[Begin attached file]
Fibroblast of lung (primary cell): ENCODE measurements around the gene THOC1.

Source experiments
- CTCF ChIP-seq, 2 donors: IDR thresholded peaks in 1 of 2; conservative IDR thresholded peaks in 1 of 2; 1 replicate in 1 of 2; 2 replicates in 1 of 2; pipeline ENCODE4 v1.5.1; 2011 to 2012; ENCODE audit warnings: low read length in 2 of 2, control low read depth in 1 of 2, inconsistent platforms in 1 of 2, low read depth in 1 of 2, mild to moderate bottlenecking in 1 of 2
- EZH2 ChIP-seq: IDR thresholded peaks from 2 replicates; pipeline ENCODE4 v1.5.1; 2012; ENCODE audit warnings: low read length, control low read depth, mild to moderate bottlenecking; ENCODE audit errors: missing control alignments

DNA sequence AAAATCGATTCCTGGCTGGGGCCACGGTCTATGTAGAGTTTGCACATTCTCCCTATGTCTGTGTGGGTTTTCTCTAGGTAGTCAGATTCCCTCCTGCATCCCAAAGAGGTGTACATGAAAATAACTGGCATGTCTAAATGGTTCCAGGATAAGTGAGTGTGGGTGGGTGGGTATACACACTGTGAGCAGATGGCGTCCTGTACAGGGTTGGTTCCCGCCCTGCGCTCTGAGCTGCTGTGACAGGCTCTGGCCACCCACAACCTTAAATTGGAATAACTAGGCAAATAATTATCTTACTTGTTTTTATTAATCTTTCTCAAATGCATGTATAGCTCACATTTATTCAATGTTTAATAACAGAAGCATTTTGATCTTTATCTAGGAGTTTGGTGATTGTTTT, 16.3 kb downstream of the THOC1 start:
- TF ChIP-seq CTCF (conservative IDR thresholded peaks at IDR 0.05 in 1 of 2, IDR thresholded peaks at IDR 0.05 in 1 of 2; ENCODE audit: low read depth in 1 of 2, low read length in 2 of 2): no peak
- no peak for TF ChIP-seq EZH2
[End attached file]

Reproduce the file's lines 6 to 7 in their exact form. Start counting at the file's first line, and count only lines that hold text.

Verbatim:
- TF ChIP-seq CTCF (conservative IDR thresholded peaks at IDR 0.05 in 1 of 2, IDR thresholded peaks at IDR 0.05 in 1 of 2; ENCODE audit: low read depth in 1 of 2, low read length in 2 of 2): no peak
- no peak for TF ChIP-seq EZH2